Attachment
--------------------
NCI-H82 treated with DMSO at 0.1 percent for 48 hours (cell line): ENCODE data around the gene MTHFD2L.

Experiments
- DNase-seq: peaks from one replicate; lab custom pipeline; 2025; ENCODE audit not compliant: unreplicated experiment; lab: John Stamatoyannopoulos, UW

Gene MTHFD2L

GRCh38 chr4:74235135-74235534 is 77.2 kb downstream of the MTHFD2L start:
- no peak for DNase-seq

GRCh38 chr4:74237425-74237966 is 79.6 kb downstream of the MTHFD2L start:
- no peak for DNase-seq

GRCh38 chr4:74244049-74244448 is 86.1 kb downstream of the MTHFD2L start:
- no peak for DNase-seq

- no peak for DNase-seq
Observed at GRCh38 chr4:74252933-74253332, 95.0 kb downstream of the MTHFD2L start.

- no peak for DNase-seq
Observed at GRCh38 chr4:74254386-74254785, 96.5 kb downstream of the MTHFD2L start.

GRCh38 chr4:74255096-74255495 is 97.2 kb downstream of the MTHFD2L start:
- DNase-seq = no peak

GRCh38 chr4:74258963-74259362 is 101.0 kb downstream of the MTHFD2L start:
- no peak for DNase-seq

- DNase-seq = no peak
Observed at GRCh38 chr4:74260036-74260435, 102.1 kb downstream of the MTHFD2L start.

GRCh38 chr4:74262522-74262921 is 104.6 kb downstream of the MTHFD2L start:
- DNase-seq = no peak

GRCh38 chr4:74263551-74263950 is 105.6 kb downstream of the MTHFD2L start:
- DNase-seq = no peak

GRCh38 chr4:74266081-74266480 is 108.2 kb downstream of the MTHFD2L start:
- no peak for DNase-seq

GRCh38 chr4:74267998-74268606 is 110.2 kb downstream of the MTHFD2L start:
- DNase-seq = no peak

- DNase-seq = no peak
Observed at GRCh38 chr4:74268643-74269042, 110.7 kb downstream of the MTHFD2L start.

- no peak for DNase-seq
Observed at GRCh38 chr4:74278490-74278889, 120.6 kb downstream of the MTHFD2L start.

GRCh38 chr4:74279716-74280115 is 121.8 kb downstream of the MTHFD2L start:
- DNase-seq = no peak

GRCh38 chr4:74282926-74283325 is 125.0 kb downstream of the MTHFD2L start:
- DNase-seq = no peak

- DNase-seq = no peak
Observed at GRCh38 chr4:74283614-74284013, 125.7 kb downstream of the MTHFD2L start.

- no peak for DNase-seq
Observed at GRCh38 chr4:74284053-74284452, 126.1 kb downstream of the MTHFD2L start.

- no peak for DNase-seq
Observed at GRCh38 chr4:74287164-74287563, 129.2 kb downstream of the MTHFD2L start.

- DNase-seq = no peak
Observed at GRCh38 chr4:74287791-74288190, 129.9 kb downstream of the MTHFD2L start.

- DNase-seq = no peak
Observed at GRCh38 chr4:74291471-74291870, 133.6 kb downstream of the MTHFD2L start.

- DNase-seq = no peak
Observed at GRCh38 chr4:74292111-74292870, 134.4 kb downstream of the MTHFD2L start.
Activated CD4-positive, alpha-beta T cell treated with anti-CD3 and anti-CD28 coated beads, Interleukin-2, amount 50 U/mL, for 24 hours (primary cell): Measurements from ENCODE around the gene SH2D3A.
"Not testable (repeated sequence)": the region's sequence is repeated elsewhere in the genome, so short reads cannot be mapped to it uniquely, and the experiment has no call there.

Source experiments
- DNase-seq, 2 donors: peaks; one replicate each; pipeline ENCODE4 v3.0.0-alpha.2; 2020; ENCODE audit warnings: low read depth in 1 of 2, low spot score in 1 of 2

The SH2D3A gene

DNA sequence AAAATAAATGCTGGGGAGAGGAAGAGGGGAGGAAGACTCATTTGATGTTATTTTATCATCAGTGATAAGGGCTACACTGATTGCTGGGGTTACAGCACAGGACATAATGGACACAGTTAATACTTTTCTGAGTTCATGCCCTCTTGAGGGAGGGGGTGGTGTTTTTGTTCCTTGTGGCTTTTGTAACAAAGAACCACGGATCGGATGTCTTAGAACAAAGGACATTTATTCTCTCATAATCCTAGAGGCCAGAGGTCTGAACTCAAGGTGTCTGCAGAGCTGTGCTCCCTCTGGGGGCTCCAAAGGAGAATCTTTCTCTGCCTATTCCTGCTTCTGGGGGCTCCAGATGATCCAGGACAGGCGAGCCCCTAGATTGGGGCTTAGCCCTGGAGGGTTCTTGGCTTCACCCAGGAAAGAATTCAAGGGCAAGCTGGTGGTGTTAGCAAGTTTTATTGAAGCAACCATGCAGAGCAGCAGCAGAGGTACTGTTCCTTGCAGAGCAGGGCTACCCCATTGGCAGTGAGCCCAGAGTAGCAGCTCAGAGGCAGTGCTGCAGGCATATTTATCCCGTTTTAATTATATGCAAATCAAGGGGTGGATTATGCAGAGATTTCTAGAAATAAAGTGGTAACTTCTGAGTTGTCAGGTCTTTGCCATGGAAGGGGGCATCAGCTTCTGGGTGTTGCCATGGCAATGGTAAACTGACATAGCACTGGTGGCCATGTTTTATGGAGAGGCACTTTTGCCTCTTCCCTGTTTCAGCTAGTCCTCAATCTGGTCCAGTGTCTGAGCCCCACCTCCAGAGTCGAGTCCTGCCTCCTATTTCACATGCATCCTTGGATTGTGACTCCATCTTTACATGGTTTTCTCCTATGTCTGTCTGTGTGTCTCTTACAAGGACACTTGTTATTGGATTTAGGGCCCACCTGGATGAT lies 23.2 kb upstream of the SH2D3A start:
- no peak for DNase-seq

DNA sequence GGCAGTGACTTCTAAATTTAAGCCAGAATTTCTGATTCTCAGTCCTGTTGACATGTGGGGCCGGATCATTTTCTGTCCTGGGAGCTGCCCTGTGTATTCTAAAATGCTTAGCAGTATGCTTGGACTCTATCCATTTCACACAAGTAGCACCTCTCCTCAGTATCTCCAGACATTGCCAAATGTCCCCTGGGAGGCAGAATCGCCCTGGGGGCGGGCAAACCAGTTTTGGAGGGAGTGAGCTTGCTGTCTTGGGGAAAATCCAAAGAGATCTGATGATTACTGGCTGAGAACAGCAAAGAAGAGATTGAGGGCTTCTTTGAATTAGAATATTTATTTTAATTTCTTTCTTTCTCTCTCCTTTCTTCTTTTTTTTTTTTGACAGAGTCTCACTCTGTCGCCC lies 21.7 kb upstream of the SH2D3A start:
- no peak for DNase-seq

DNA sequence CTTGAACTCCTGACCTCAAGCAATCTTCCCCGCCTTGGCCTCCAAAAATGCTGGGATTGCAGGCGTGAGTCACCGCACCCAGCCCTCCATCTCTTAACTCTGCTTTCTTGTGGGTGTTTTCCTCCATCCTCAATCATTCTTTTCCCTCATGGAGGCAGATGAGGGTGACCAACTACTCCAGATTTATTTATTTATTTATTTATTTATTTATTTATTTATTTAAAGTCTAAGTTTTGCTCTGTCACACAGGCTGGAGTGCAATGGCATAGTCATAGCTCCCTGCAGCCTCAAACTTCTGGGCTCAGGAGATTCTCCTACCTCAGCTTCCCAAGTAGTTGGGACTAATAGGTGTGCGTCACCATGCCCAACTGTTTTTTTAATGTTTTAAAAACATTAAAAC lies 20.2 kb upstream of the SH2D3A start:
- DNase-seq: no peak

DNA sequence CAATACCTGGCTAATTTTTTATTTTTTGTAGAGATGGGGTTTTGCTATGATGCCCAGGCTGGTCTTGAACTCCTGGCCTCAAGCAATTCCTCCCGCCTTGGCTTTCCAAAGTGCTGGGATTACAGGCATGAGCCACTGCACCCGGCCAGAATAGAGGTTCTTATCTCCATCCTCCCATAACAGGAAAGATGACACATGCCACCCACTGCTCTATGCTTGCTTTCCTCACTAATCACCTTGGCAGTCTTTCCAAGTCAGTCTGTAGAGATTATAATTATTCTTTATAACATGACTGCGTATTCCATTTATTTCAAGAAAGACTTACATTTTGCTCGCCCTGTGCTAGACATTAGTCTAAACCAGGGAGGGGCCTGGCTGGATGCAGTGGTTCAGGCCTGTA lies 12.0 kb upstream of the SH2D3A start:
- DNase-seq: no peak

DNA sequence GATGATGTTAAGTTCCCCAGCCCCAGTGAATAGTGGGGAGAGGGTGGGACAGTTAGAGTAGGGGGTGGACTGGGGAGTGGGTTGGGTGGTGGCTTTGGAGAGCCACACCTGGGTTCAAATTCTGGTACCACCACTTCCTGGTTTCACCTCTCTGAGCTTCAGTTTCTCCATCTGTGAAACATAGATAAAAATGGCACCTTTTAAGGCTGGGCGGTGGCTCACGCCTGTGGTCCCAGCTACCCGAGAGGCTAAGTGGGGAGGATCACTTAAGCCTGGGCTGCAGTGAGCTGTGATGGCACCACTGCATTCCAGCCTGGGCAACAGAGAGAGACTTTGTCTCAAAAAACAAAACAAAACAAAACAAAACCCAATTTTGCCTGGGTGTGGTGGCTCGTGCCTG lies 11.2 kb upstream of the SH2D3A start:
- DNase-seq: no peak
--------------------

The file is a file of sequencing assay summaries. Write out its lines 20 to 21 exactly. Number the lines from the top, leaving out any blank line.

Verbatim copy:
Observed at GRCh38 chr4:74260036-74260435, 102.1 kb downstream of the MTHFD2L start.

GRCh38 chr4:74262522-74262921 is 104.6 kb downstream of the MTHFD2L start: